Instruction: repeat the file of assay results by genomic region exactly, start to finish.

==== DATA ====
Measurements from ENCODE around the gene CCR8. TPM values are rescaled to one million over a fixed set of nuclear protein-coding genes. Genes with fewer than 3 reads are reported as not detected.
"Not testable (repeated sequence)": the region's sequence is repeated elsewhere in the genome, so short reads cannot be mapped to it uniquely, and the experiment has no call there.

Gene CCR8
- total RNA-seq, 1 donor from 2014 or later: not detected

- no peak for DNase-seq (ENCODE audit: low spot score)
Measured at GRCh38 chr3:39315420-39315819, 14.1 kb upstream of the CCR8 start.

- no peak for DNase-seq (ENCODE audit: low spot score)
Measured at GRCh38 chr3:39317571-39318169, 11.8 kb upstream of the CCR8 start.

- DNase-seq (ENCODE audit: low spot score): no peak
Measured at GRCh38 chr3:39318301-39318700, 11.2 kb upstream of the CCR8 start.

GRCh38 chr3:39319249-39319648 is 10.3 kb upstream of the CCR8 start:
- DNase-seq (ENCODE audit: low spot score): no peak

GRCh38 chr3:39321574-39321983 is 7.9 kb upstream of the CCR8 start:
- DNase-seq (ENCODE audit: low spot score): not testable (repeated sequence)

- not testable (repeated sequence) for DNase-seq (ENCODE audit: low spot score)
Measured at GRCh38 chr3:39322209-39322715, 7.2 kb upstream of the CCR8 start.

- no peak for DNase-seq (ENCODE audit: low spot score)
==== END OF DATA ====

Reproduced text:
Measurements from ENCODE around the gene CCR8. TPM values are rescaled to one million over a fixed set of nuclear protein-coding genes. Genes with fewer than 3 reads are reported as not detected.
"Not testable (repeated sequence)": the region's sequence is repeated elsewhere in the genome, so short reads cannot be mapped to it uniquely, and the experiment has no call there.

Gene CCR8
- total RNA-seq, 1 donor from 2014 or later: not detected

- no peak for DNase-seq (ENCODE audit: low spot score)
Measured at GRCh38 chr3:39315420-39315819, 14.1 kb upstream of the CCR8 start.

- no peak for DNase-seq (ENCODE audit: low spot score)
Measured at GRCh38 chr3:39317571-39318169, 11.8 kb upstream of the CCR8 start.

- DNase-seq (ENCODE audit: low spot score): no peak
Measured at GRCh38 chr3:39318301-39318700, 11.2 kb upstream of the CCR8 start.

GRCh38 chr3:39319249-39319648 is 10.3 kb upstream of the CCR8 start:
- DNase-seq (ENCODE audit: low spot score): no peak

GRCh38 chr3:39321574-39321983 is 7.9 kb upstream of the CCR8 start:
- DNase-seq (ENCODE audit: low spot score): not testable (repeated sequence)

- not testable (repeated sequence) for DNase-seq (ENCODE audit: low spot score)
Measured at GRCh38 chr3:39322209-39322715, 7.2 kb upstream of the CCR8 start.

- no peak for DNase-seq (ENCODE audit: low spot score)